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Recently, several post-Keynesian scholars have entered the debate on comparative political economy. Within this approach, the research on different demand-led growth strategies converges on the idea that differentiated models of capitalism are finding the engines of growth in debt-financed domestic demand or foreign demand, alternatively. Nonetheless, some layers of disagreement emerge when investigating the reasons for a country’s export success, particularly concerning the European core-periphery dualism. On the one side, some studies emphasise the role of price and cost competitiveness. On the other side, other scholars ascribe the huge performance of export-oriented countries to non-price factors (e.g., product quality and diversification). The purpose of this paper is to deepen this specific debate from a post-Keynesian political economy perspective. Besides overviewing the existing literature, we extend Kohler and Stockhammer’s (2021) work on price and non-price competitiveness as growth drivers to export dynamics. Our evidence indicates that both price and non-price competitiveness differentials had been significant in shaping export flows before the outbreak of the great financial crisis of 2007-08. We also observe that methodological issues and large heterogeneity across countries belonging to different models may alter the overall picture on the relative relevance of price and non-price factors. Therefore, we conclude that country-specific analyses based on the estimation of well-specified export equations, explicitly encompassing non-price competitiveness, are necessary to assess the sensitivity of export to price and cost factors.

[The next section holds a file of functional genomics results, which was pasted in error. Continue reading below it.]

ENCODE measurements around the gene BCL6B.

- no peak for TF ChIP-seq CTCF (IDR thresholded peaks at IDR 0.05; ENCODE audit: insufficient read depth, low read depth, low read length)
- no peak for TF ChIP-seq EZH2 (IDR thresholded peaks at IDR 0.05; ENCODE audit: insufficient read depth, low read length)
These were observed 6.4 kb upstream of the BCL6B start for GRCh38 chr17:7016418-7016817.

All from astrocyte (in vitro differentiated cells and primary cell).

Keywords: post-Keynesian economics; comparative political economy; export; price competitiveness; non-price competitiveness
JEL classification: E02 O51 P16 P51